Listening to Voices: The IMF’s Dialogue with Civil Society

By Caroline Atkinson

The IMF has made a concerted effort to engage more actively with civil society organizations in recent years. This is part of a broader effort to be more transparent and accountable to the broader public in our member countries.

So, an emphasis on change at the 2010 IMF-World Bank Annual Meetings provided the perfect opportunity to break new ground in our relationship with civil society.

More civil society representatives came to the meetings than ever before, and those that came participated in a wider range of events. Many of those events took on a different flavor: one more conducive to a meaningful exchange of views.

So who came?

Representatives from around 400 civil society organizations (CSOs) from over 62 countries attended the Annual Meetings. They came from all regions, representing big umbrella groups from Europe and the US, as well as smaller local level entities. The CSOs also had diverse interests. Some were focused on Fund-specific policies in low-income countries, while many others advocated for specific issues, including youth, gender, labor and governance.

As part of the Fund and Bank’s approach to make the annual meetings more accessible, fellowships were offered to around 40 civil society representatives from more than 30 emerging and low-income countries.

Listening and learning

With so many influential voices here, we were intent on hearing what they had to say.

By working together and hearing the views of a wider range of stakeholders, the IMF can be better placed to tackle the breadth and enormity of the challenges in today’s global economy. As one of the civil society fellows, Joseph Ibekwe of Nigeria, said—the IMF can “work with civil society to make a difference.”

We wanted to facilitate a more productive dialogue. Not just during the Annual Meetings, but for the future too. We wanted to provide events that would facilitate a better understanding of each others’ roles and interests, and that would continue to raise the quality of our discussions and help us work together in our member countries.

As we had done before, the central event was a Civil Society Policy Forum, involved 50 sessions organized by CSOs reflecting the diversity of their interests.

But, it is important to highlight some of the things we did differently.

  • We opened the doors for civil society to take part in a wider range of formal and informal meetings, including this year’s expanded Program of Seminars, as well as meetings with the IMF’s country teams (helping civil society to put a face to the name). And, for the first time, many CSOs were invited to attend the opening plenary session of the Annual Meetings, traditionally an officials-only forum.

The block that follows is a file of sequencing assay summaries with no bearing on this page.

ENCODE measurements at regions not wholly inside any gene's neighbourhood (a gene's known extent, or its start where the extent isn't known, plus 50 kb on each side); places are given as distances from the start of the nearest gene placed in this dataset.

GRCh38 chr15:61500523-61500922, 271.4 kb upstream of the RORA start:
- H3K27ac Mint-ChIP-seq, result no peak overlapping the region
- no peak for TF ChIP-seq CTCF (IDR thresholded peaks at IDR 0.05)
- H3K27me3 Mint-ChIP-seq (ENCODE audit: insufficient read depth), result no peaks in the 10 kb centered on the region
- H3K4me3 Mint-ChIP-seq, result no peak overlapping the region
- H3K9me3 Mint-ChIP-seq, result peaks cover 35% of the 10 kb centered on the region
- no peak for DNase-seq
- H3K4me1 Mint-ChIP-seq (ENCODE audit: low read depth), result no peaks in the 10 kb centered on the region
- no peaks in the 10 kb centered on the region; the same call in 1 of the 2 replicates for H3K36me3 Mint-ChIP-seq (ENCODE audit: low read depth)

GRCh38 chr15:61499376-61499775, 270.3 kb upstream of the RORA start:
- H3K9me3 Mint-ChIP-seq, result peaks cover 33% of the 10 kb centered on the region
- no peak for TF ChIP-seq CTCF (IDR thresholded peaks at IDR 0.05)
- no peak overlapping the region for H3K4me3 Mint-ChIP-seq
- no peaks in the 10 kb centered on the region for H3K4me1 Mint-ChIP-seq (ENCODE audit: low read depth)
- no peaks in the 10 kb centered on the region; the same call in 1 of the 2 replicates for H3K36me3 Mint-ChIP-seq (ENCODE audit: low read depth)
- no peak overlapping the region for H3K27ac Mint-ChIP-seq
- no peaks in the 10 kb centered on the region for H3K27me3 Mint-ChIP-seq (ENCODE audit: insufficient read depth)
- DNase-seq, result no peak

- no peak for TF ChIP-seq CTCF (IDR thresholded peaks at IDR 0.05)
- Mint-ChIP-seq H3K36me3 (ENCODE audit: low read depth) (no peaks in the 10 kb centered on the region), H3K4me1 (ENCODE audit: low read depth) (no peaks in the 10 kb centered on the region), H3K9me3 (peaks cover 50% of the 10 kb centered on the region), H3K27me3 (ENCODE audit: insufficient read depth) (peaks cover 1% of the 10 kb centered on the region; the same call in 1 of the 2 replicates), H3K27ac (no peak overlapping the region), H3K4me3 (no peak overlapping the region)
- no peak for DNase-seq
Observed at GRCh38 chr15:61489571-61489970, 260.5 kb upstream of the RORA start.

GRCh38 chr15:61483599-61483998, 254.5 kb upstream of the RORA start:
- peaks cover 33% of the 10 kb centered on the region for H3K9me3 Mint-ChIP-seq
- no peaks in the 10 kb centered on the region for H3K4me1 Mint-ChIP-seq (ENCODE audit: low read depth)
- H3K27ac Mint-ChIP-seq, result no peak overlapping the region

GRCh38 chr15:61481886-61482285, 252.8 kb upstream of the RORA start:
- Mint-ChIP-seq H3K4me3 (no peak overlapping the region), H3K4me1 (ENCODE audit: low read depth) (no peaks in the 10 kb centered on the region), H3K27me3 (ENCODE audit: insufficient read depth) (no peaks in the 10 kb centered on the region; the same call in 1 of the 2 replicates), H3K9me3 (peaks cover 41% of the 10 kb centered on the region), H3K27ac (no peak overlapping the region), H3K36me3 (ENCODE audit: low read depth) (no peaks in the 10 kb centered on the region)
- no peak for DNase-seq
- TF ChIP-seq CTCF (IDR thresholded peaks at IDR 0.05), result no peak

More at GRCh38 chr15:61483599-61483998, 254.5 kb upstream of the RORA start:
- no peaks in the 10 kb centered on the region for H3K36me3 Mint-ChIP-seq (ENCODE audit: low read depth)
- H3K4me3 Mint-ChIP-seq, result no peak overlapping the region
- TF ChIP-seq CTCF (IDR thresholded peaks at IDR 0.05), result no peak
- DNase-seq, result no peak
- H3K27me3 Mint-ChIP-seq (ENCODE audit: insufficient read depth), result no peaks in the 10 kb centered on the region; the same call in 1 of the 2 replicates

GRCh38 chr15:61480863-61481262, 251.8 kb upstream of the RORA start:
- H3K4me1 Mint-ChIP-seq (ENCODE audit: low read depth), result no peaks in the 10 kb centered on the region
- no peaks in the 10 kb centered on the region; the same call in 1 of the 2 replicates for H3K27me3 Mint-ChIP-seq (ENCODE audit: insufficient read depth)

• This year, the Townhall meeting with IMF Managing Director Dominique Strauss-Kahn and World Bank President Robert Zoellick had a more interactive format. Gone were the long formal opening speeches. Instead, the discussion was chaired by civil society representatives and focused on more time for conversation about core IMF and World Bank issues.
  • But, perhaps the real ground-breaker was a new capacity building event targeted at CSOs. Senior staff briefed CSOs on key aspects of the Fund’s policies and programs, including fiscal, monetary, and program design issues. Arranged at the request of CSOs, it was an opportunity for those here to strengthen their knowledge and understanding of macroeconomic policy, and what the IMF does.

Two-way street

One thing was very clear. Civil society is thirsty for information. They want to know more about what we do, why we do it, and how. In that regard, part of our aim was to improve discussion and access to information, so we can focus more on matters of mutual interest.

But this is also a two-way street. There is a lot at the IMF we can learn from CSOs, from their experiences and their views on issues and conditions ‘on the ground’. And we have to start by listening.

  • Civil society representatives offered valuable insights and raised tricky issues. We heard from them on a range of issues, many of which are also at the forefront of our mind—unemployment and poverty reduction in the wake of the global economic crisis; financial sector taxation; IMF voice and representation; and on the need to engage with CSOs in reforming the IMF, in our work in program countries, and at the local level.
  • We also need to build the tools internally to raise awareness or build a deeper appreciation of the role that civil society can play, especially in the local context, in our member countries. This is something on which we’ll be focusing on early next year.

Our relationship with civil society has evolved dramatically over the past decade. These changes during the Annual Meetings were another step and, as we continue, we hope to hear from you.

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